For Immediate Release, July 1, 2010
||Josh Laughlin, Cascadia Wildlands, (541) 434-1463
Noah Greenwald, Center for Biological Diversity, (503) 484-7495
Greg Dyson, Hells Canyon Preservation Council, (541) 963-3950 x 22
Rob Klavins, Oregon Wild, (503) 283-6343 x 210
Lawsuit Filed to Stop Federal, State-sanctioned Killing of Endangered Wolves
PORTLAND, Ore.— Four conservation groups sued the U.S. Department of Agriculture’s predator control branch, Wildlife Services, today for its role in killing wolves at the behest of the Oregon Department of Fish and Wildlife. The state has issued, and now extended, a permit to Aug. 31 to the federal agency to hunt, track and kill two wolves across a 70-square-mile area in eastern Oregon. According to the conservation groups’ lawsuit, Wildlife Services never conducted the environmental analysis required to disclose the impacts of killing a substantial portion of Oregon’s wolves. Cascadia Wildlands, Hells Canyon Preservation Council, Oregon Wild and the national Center for Biological Diversity brought the suit, and are also strongly considering suing the state for its role in authorizing the kill permits.
“Oregon is big enough for people and wolves,” said Greg Dyson with the La Grande-based group Hells Canyon Preservation Council. “ODFW is acting too hastily in giving Wildlife Services authority to shoot these wolves before exhausting other management options. We were left with no choice but to protect wolves in court.”
The kill order stems from recent livestock depredations by wolves in Wallowa County. In May and early June, six cattle deaths were confirmed as wolf depredations. For comparison, in 2005 — the year the wolf plan was created — domestic dogs killed 700 sheep and cows in Oregon, according to the National Agricultural Statistics Service. No new wolf depredations on livestock have occurred since June 4.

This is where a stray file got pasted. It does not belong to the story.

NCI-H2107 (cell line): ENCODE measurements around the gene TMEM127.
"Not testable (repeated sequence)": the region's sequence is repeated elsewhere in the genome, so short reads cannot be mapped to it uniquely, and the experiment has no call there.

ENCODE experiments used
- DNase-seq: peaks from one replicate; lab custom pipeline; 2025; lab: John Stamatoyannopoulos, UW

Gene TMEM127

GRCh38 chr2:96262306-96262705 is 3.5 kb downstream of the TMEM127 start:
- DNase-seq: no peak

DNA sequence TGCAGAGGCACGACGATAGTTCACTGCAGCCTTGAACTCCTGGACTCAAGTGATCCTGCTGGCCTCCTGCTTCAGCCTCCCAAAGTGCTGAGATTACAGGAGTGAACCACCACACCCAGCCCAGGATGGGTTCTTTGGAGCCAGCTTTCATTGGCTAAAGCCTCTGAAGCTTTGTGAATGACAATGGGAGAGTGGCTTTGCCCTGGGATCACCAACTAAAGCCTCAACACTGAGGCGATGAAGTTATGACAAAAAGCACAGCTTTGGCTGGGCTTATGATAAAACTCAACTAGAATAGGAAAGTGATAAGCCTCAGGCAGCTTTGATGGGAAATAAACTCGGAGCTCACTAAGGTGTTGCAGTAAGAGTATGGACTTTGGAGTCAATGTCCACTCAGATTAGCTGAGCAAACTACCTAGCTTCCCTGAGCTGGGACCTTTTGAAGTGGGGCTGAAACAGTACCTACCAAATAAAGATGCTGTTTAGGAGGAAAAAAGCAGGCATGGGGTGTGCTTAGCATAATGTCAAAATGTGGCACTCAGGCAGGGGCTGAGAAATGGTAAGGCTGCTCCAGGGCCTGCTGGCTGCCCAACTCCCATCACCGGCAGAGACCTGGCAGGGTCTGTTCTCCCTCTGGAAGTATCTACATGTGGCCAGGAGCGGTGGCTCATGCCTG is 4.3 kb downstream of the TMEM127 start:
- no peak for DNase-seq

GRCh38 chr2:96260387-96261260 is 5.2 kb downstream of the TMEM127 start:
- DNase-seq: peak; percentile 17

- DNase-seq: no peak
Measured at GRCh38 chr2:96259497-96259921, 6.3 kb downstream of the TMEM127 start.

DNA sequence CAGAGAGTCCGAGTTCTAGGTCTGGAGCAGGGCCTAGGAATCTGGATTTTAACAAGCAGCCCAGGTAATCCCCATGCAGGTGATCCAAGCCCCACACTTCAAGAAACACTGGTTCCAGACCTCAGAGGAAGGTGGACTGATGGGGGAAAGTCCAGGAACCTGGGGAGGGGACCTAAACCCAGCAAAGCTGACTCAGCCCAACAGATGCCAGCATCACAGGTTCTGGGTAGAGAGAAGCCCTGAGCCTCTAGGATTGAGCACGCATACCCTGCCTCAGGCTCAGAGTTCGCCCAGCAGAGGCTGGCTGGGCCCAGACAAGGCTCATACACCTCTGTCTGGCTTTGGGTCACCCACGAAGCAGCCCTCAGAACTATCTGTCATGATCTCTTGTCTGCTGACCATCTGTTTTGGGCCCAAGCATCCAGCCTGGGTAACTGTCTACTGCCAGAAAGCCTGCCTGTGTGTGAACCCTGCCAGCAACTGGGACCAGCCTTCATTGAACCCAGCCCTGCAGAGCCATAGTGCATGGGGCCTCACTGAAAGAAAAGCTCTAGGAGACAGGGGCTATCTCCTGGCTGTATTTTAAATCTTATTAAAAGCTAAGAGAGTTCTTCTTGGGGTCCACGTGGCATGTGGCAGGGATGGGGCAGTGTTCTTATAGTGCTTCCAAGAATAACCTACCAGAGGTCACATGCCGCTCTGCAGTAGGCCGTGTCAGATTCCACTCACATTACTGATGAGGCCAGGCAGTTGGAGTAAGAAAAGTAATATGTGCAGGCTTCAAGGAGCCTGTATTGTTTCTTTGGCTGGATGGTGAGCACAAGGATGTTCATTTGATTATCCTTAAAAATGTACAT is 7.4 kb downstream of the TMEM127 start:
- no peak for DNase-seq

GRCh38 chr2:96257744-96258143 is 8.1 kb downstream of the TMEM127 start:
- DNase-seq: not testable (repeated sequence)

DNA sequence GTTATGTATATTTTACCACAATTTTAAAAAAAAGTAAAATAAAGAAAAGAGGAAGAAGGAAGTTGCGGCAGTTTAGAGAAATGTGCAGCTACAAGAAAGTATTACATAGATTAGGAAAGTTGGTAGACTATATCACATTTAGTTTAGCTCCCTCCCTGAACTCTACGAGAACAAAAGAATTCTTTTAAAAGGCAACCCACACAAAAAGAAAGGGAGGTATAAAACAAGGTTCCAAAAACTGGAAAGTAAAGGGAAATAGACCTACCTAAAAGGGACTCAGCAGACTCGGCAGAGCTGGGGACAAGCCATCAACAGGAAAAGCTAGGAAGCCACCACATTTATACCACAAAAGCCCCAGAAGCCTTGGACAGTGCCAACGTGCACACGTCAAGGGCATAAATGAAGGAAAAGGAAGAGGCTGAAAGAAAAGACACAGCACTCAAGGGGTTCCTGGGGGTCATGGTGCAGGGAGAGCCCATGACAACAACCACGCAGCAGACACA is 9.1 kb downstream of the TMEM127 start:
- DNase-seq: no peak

“Sixty years ago, we completed a sad chapter in our history by killing the last wolf in Oregon,” added Josh Laughlin of Cascadia Wildlands. “Today, we’re fighting in court to ensure that we do not repeat that history.”
According to the groups, Oregon’s wildlife agency is violating the wolf-management plan by issuing the kill permits when damage is not presently occurring, the wolves are not on the land where damage is occurring, and multiple carcass dump piles were left on ranch lands resulting in “unreasonable circumstances” that attract wolves to the area. Had Wildlife Services conducted the proper environmental analysis, the agency would have realized that wolves pose no current depredation threat and killing them is inappropriate. The state’s wildlife department has also failed to document how efforts by ranchers to avoid depredations through nonlethal means were “deemed ineffective” or to document unsuccessful attempts to solve the situation through nonlethal means — both of which are requirements of the plan.
“Oregon’s struggling wolf population cannot sustain these killings,” said Noah Greenwald, endangered species program director at the Center for Biological Diversity. “Issuance of permits to kill these two wolves by the state of Oregon is exactly why wolves continue to need protection under the federal Endangered Species Act.”
A decision is expected soon in a separate lawsuit brought by a large coalition of conservation groups — including all the groups involved in today’s suit — seeking to restore federal protections to wolves under the Endangered Species Act. If protections are restored, the permits may be invalidated.
To date, Gov. Ted Kulongoski’s office has had little to say about the actions of his state’s wildlife agency. The governor’s Natural Resources Policy Director, Mike Carrier, stated publicly that the governor cannot respond to requests to remove the kill order.
“Is this what Governor Kulongoski wants his wildlife legacy to be?” asked Rob Klavins with Oregon Wild. “The governor who signed off on the first state-sanctioned illegal wolf kills in the state’s history?”
Oregon is currently home to a confirmed population of 14 wolves in two packs, both in northeast Oregon. The Imnaha pack of 10 is led by wolf B-300. Another pack of four wolves located in the Wenaha wildlife unit was caught on film for the first time earlier this spring. The Oregon wolf plan is currently undergoing a mandated five-year review process. Since the current population numbers fewer than 14 confirmed wolves, conservationists are working to fully fund the wolf plan and empower biologists to make decisions regarding the state-listed endangered species.